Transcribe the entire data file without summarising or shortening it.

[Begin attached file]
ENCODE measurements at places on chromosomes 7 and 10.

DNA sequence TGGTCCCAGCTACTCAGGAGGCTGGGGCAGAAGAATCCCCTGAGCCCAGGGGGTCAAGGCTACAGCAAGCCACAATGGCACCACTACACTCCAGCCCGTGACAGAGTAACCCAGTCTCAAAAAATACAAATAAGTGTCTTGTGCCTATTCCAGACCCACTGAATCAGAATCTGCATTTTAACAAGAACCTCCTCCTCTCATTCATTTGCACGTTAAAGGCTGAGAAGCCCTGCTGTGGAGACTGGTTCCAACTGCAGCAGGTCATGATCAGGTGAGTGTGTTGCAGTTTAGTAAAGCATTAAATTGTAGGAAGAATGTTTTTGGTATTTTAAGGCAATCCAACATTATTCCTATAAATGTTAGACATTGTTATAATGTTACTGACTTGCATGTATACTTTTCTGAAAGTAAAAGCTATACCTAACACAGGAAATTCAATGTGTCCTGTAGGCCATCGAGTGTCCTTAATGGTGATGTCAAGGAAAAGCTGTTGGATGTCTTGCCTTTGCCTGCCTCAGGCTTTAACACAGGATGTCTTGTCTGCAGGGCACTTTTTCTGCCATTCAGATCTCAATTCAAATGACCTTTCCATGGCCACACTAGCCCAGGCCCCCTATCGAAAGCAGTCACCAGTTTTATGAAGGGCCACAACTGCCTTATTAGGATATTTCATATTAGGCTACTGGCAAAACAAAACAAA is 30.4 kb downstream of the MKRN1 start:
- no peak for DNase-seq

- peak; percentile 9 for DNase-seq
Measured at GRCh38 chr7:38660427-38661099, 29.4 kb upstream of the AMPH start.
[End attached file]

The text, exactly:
ENCODE measurements at places on chromosomes 7 and 10.

DNA sequence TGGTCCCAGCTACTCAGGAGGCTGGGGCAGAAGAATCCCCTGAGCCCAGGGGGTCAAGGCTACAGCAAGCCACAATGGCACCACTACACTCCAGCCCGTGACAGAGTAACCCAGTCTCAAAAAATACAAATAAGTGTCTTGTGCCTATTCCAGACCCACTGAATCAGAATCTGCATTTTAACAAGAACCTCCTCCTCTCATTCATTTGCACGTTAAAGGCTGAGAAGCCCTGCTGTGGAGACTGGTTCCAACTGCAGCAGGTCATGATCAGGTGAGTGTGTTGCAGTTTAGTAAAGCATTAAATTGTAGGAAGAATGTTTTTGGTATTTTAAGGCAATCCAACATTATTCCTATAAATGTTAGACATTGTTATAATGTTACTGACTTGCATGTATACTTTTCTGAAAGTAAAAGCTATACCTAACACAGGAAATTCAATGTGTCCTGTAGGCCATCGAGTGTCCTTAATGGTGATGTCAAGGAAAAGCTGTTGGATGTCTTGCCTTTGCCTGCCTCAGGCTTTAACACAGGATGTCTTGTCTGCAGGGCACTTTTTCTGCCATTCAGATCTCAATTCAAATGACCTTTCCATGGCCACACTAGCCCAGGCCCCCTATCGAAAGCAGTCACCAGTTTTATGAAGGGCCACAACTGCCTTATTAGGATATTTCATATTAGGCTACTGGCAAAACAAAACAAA is 30.4 kb downstream of the MKRN1 start:
- no peak for DNase-seq

- peak; percentile 9 for DNase-seq
Measured at GRCh38 chr7:38660427-38661099, 29.4 kb upstream of the AMPH start.